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EDNE MAY 2015

Power conversion MicroSIP unwrapped; Anatomy of a complete power supply as simple as an LDO By Thomas Schaeffner, Texas Instruments About 10 years ago, a fully integrated step-down converter for an output current of 600 mA was running at a switching frequency of 750 kHz, used a 10 μH inductor and was packaged in leaded plastic packages such as MSOP10. The package itself needed a space of 3 x 5mm, partially because it had leads on two sides. Passive components such as the ceramic capacitors were 1206 size which measure 3 x 1.5mm. The inductor added another 4.5 x 4.5mm and was, with a height of 3 mm, by far the largest component in size and volume. A complete power solution required a board space Inters of 170 mm². Shortly afterwards, QFN packages became standard as they did not need extra space for their pins because they are located under the package and therefore allowed to minimise the space needed for a given pin count. In addition, the PowerPad, an exposed pad on the bottom side of the package, provides a low thermal resistance to the PCB and helps to increase the output power. Along with the progress in passive components, this allowed for the package size to be cut by a factor of 14, down to 28 mm². A contributor to this progress was the increase in the switching frequency to the 2 MHz range. The inductor became much smaller as the inductance required was reduced to 2.2 μH. As the physical size of an inductor scales with its inductance, a lower inductance means a smaller device. The higher switching frequency also allows the design of power supplies with better electrical characteristics, such as transient response. For a smaller inductance, the Figure 1. Device and package evolution 25 EDN Europe | MAY 2015 www.edn-europe.com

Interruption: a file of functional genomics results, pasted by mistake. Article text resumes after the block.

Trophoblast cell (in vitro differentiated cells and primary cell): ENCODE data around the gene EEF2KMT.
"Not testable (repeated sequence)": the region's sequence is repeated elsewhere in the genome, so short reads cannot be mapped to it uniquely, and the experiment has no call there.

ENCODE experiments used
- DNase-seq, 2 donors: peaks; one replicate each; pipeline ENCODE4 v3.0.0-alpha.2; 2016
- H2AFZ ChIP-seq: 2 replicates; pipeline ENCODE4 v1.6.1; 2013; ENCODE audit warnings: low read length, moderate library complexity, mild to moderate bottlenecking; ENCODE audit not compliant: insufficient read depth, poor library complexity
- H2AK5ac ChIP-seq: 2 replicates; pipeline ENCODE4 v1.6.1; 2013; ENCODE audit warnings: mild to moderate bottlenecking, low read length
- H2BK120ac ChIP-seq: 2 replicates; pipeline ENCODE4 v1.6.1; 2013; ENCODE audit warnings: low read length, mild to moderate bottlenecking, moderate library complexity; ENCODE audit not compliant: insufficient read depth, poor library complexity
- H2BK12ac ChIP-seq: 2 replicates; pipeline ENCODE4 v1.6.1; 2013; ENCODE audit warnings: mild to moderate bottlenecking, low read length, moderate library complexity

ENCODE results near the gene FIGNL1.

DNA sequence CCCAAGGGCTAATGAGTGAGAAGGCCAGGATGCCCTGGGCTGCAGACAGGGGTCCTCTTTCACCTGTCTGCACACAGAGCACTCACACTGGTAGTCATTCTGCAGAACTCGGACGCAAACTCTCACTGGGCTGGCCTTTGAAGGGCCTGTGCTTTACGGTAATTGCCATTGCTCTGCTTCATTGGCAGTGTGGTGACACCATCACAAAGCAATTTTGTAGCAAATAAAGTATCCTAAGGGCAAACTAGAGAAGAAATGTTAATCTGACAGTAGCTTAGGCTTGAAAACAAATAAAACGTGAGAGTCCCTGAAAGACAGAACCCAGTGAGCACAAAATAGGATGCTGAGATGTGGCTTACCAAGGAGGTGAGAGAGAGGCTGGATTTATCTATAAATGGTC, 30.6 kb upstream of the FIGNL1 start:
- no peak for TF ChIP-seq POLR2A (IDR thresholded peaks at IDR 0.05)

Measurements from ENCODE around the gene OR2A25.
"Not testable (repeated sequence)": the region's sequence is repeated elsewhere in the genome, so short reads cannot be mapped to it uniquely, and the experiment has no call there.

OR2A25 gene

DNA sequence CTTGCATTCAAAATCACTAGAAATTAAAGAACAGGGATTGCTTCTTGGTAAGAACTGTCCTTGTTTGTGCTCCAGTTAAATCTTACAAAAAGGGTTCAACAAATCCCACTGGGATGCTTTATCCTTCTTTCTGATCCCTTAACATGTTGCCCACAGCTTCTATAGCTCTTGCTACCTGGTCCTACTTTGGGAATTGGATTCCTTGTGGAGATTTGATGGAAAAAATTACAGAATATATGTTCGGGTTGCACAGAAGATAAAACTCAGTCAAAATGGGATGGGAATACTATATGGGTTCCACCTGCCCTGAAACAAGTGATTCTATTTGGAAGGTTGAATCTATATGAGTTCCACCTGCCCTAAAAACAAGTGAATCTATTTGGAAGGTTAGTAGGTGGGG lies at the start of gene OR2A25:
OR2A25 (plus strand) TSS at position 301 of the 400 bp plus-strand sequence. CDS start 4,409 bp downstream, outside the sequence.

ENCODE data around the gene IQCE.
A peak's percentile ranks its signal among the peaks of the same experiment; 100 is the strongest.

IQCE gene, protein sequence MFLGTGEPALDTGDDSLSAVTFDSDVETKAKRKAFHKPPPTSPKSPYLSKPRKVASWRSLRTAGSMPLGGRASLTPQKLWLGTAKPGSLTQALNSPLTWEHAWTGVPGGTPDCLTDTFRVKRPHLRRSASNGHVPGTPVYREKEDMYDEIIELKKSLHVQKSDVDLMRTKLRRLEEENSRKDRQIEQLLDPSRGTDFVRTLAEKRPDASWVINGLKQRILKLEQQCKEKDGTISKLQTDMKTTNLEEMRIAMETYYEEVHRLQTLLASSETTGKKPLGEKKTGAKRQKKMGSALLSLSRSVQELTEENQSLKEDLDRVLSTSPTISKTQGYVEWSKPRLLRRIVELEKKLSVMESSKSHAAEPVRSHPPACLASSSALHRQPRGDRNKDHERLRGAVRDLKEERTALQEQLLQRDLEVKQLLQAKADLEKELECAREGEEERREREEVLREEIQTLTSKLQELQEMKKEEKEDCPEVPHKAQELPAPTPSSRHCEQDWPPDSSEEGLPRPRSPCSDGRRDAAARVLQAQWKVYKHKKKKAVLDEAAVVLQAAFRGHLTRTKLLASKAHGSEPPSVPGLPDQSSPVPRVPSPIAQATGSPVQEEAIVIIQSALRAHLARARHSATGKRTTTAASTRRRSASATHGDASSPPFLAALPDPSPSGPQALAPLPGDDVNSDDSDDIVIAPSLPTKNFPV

EDNE MAY 2015
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